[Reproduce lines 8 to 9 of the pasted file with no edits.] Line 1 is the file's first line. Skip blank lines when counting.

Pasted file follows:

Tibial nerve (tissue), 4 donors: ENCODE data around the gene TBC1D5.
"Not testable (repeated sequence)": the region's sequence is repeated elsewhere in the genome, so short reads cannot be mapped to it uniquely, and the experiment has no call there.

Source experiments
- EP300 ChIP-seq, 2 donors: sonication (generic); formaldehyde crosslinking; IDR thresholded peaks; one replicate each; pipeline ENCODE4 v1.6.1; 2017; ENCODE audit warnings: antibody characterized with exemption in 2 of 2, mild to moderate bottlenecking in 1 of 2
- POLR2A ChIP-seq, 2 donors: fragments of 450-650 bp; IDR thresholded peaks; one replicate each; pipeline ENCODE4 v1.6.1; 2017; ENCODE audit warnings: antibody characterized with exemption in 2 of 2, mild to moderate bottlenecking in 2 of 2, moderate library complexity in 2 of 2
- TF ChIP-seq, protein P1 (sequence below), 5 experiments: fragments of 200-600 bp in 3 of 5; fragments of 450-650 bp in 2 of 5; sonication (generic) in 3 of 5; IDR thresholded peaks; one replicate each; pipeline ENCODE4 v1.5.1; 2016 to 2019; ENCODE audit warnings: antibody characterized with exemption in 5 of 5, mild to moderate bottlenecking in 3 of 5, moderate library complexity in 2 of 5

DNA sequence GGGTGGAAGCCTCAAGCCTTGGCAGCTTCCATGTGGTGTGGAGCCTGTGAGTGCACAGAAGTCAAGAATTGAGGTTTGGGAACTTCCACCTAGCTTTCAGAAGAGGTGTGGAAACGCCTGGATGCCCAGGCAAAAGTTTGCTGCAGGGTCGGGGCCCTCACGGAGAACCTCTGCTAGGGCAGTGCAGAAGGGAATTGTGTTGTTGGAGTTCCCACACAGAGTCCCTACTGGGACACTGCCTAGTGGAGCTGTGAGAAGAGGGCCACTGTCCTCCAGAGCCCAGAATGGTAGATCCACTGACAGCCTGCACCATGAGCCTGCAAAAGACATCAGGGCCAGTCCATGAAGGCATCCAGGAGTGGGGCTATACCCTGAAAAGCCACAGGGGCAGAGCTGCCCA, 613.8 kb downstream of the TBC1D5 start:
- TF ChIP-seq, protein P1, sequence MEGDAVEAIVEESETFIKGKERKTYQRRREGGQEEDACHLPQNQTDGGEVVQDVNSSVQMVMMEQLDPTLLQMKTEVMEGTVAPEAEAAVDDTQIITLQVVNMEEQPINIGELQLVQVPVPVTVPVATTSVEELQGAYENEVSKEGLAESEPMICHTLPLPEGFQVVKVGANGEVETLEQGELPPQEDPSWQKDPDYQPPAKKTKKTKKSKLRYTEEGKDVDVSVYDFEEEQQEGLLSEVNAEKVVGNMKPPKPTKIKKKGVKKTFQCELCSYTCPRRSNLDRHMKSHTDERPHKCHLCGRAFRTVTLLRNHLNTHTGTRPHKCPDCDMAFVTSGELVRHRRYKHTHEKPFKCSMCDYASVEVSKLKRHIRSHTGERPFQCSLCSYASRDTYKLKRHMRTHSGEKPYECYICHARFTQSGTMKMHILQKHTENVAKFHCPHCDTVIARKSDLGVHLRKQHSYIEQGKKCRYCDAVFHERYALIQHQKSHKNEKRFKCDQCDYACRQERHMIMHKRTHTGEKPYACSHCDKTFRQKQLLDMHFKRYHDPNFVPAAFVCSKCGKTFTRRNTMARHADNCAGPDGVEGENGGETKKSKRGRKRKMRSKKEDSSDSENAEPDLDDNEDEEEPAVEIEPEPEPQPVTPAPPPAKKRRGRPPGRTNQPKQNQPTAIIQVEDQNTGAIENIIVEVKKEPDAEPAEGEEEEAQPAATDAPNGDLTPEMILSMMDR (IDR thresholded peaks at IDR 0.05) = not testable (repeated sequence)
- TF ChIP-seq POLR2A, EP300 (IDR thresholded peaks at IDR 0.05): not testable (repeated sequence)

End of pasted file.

- TF ChIP-seq, protein P1, sequence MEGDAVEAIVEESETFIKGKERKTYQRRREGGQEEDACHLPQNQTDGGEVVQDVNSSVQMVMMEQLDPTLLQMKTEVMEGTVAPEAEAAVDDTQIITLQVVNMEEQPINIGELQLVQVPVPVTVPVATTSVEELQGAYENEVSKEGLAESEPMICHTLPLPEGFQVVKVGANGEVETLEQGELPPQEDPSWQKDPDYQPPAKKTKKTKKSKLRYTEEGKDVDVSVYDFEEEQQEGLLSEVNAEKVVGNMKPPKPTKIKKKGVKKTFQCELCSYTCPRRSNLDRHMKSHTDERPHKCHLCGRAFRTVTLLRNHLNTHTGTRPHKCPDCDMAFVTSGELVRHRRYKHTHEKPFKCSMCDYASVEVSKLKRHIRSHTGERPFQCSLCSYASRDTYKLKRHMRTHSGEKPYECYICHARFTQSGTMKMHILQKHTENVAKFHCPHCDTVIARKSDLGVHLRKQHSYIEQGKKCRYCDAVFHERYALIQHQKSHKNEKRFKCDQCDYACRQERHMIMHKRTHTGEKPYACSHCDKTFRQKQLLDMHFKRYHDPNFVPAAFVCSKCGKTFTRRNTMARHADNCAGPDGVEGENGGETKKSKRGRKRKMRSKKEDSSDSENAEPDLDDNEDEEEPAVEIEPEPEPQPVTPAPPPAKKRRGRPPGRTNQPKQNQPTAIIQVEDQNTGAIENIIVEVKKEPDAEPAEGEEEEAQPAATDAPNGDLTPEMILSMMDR (IDR thresholded peaks at IDR 0.05) = not testable (repeated sequence)
- TF ChIP-seq POLR2A, EP300 (IDR thresholded peaks at IDR 0.05): not testable (repeated sequence)